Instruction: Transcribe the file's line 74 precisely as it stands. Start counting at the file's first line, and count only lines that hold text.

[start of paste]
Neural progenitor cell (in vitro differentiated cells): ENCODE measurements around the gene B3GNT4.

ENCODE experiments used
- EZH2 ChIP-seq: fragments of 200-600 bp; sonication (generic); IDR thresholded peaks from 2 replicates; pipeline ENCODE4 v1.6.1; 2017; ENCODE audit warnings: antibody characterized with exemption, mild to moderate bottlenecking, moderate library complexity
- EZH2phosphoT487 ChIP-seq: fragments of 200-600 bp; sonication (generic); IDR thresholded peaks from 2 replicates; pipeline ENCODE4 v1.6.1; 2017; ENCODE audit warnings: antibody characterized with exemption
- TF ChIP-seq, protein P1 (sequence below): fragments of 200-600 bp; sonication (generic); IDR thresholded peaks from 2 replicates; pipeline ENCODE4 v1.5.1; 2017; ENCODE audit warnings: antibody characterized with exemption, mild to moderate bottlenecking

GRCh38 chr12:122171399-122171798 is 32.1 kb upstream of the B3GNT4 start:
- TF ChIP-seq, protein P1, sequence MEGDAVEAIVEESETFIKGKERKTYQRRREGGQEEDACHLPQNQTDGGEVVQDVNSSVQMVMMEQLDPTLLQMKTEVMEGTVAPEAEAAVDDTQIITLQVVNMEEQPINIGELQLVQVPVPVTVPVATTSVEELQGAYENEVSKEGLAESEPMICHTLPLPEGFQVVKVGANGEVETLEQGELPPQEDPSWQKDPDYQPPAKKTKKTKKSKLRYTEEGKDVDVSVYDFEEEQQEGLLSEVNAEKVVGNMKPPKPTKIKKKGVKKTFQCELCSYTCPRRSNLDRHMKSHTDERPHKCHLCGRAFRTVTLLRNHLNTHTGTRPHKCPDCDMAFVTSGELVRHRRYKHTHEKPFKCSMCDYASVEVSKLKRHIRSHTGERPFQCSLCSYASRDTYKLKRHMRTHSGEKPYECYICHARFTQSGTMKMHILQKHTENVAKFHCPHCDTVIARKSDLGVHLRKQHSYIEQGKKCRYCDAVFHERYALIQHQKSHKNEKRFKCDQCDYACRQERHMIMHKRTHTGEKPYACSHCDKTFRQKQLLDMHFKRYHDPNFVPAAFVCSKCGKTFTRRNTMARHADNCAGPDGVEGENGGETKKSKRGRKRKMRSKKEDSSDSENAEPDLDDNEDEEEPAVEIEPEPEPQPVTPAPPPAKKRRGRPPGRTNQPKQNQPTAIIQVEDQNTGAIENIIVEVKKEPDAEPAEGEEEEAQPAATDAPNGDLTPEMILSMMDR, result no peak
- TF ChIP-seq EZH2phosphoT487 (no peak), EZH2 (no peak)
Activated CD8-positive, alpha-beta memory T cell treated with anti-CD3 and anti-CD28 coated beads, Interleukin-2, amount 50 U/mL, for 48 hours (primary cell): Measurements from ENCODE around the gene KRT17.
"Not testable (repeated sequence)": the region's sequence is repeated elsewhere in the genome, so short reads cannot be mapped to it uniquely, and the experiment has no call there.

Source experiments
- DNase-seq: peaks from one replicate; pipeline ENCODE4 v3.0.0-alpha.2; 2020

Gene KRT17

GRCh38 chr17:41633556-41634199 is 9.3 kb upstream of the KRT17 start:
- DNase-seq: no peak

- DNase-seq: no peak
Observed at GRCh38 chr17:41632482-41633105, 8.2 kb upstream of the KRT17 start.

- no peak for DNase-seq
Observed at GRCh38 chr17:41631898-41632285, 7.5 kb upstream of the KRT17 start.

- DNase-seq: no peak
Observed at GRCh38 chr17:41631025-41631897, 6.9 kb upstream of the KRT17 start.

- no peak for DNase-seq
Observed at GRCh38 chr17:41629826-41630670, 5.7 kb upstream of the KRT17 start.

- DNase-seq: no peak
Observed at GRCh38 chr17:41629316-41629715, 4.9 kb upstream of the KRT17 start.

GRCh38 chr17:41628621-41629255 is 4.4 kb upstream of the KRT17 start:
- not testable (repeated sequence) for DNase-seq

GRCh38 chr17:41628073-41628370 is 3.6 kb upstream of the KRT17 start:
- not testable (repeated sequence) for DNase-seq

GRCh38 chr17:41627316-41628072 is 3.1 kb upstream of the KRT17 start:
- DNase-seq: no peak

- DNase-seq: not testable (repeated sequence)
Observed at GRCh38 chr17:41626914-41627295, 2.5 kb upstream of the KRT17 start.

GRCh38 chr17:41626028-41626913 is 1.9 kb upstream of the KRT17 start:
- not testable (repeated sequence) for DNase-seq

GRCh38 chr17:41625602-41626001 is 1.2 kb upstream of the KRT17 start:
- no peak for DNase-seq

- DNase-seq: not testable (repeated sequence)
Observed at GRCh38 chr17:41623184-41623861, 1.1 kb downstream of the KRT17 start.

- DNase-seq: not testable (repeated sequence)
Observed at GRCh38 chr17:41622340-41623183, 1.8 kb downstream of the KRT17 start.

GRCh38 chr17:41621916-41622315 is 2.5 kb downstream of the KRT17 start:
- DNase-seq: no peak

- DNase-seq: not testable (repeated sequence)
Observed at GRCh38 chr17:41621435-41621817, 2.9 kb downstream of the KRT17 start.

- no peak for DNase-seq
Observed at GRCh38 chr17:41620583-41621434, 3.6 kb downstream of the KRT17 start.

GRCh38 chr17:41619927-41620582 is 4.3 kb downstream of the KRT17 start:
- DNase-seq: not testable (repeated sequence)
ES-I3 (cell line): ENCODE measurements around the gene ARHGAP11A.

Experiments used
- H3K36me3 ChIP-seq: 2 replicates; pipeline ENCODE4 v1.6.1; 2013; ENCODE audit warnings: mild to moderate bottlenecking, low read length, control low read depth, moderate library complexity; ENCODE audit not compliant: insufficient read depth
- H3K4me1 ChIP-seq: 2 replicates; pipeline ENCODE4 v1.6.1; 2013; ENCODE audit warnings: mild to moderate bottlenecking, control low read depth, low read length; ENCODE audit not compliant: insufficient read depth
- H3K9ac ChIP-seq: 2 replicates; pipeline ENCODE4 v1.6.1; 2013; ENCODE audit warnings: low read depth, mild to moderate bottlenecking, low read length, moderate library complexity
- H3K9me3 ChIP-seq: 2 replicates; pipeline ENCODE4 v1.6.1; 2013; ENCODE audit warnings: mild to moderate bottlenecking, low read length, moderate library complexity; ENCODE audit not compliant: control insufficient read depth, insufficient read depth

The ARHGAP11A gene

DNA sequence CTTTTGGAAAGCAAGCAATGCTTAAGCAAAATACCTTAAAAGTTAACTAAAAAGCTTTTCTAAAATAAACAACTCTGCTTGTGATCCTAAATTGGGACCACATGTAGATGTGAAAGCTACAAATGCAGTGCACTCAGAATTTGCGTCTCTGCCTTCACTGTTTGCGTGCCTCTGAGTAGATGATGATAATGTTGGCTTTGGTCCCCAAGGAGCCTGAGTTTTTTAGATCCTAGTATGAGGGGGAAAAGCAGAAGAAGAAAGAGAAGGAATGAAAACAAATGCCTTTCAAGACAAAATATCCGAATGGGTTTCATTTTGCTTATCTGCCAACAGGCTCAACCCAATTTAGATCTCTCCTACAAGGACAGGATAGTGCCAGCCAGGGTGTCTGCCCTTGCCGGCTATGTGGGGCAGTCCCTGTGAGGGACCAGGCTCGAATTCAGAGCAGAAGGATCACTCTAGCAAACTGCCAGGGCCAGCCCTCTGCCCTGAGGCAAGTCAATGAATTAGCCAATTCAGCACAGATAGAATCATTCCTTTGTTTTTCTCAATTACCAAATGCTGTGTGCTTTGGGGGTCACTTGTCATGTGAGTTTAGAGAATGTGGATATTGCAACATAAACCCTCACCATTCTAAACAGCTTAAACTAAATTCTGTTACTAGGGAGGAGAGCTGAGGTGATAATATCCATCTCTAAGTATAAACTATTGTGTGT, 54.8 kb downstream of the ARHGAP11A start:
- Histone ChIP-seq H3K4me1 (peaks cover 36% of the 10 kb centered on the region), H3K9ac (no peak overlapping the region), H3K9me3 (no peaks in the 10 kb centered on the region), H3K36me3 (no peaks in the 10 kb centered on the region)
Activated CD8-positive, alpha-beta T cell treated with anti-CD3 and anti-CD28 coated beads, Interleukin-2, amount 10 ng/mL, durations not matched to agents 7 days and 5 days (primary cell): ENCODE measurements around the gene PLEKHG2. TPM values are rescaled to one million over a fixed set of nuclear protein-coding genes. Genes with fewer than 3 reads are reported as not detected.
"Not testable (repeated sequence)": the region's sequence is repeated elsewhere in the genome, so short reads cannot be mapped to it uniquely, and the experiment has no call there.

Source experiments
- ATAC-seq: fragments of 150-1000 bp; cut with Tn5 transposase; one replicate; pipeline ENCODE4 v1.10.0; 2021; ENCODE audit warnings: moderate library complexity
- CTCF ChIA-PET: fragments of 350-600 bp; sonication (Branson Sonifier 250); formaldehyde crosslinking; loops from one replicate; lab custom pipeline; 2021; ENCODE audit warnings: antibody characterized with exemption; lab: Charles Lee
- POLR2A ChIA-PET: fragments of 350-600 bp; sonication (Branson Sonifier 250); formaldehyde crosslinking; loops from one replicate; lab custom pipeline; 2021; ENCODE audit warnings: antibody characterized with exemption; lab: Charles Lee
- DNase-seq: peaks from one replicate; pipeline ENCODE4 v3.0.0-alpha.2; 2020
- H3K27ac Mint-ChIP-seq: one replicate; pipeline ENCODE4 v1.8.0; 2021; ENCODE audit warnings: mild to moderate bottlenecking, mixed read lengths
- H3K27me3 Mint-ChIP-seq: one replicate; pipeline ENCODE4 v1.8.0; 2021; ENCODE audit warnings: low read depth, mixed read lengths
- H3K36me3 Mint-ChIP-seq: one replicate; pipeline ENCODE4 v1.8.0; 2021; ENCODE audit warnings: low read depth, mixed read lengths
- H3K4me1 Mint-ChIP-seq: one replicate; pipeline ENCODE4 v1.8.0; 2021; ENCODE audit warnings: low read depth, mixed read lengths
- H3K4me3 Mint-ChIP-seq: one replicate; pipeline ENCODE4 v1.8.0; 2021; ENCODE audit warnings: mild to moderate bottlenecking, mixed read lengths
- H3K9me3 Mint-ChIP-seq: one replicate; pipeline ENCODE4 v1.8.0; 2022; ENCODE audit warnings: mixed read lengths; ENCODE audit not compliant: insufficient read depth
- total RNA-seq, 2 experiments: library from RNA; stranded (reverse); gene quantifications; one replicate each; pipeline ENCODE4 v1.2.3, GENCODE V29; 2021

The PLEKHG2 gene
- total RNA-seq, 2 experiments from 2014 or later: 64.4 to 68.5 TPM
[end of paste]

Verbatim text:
- total RNA-seq, 2 experiments from 2014 or later: 64.4 to 68.5 TPM